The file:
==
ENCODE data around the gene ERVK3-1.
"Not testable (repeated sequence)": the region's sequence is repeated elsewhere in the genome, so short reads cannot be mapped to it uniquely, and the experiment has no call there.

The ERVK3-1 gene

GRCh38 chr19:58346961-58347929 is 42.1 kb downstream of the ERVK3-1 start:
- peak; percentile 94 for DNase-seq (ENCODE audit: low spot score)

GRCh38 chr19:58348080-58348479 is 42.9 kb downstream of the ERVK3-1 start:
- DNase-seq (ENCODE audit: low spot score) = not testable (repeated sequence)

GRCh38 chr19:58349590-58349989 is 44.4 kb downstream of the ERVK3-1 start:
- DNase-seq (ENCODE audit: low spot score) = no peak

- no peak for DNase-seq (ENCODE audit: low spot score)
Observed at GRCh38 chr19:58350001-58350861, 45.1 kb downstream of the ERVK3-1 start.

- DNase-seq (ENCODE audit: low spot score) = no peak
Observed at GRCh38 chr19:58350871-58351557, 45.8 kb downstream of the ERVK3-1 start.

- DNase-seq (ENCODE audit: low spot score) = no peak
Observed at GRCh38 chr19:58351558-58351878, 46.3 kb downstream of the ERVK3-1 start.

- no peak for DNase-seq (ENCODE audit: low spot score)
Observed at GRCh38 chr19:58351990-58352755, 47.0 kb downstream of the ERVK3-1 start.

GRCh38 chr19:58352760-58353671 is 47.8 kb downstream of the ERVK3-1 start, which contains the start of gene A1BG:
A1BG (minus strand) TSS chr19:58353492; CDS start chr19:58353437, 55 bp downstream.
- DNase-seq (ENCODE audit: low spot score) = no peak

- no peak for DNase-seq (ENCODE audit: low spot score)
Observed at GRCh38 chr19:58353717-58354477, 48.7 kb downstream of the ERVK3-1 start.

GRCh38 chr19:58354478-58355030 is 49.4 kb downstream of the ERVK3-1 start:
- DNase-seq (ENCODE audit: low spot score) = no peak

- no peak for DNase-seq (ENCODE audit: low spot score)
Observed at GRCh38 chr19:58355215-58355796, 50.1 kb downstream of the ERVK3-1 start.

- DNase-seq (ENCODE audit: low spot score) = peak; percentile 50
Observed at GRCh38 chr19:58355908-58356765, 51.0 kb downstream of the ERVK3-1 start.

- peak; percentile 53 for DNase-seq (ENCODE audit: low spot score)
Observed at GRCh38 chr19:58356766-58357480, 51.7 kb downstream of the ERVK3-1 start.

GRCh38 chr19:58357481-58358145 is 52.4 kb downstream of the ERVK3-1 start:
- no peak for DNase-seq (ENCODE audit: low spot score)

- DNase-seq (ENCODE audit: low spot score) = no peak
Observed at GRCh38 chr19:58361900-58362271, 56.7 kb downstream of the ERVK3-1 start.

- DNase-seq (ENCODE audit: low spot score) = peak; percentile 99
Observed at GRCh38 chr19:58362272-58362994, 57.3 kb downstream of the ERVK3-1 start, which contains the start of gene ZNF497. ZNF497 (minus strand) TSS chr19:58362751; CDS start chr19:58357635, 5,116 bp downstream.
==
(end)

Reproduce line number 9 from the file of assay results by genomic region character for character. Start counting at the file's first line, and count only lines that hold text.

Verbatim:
- DNase-seq (ENCODE audit: low spot score) = no peak